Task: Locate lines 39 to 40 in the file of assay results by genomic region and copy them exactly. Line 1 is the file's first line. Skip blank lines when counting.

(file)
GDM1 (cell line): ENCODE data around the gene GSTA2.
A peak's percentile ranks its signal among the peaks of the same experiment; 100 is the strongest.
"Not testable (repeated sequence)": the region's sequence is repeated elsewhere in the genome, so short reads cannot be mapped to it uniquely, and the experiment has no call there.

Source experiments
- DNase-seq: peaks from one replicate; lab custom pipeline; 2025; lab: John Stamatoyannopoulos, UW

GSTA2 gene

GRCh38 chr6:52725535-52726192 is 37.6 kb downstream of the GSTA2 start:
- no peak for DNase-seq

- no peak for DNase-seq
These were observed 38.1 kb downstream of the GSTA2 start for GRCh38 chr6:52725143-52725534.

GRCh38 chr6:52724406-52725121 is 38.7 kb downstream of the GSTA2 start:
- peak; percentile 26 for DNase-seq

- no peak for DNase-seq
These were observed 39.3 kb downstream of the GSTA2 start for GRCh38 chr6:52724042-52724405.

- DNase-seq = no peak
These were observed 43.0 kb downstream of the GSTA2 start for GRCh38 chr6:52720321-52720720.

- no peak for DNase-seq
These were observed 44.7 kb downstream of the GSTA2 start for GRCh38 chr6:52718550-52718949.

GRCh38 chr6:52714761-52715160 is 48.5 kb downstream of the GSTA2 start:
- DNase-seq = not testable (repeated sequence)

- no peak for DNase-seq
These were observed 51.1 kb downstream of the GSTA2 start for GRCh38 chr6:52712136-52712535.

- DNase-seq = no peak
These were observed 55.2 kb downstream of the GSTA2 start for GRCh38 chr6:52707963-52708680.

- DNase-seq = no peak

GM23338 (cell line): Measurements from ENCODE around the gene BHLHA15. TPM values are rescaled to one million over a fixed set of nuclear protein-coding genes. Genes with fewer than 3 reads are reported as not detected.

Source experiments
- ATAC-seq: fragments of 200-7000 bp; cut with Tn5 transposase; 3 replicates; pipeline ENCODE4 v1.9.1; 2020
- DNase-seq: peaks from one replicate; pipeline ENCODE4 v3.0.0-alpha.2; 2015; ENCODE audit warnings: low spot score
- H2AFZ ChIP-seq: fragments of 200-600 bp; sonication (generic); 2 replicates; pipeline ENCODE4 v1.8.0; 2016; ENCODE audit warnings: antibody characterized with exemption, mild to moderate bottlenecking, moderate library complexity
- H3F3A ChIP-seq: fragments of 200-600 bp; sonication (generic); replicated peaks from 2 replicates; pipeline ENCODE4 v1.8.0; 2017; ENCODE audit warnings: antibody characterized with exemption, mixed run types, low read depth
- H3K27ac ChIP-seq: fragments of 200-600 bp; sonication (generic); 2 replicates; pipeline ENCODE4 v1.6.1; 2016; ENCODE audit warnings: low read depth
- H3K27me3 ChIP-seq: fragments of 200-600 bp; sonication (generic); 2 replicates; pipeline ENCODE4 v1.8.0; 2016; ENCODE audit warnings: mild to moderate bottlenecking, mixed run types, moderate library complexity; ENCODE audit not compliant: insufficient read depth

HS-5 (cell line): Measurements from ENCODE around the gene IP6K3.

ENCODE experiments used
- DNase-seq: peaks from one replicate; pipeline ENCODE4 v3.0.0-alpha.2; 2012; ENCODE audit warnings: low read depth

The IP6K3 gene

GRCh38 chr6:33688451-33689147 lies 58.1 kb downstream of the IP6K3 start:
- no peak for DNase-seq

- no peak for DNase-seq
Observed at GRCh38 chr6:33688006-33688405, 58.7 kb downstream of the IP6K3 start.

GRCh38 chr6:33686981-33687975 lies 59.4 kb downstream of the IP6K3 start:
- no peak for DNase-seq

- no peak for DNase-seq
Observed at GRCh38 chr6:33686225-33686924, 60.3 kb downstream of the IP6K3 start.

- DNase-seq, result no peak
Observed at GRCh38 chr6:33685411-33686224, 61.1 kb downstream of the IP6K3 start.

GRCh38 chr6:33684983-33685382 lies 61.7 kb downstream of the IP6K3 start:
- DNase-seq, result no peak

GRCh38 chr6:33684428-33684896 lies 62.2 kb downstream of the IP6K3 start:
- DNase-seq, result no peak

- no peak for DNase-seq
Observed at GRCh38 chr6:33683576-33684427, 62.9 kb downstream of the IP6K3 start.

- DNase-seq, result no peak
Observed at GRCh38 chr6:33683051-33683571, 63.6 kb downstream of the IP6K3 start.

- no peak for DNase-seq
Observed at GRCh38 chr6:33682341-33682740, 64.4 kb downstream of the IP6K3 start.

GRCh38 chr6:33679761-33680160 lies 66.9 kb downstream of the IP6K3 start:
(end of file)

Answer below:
- no peak for DNase-seq

- no peak for DNase-seq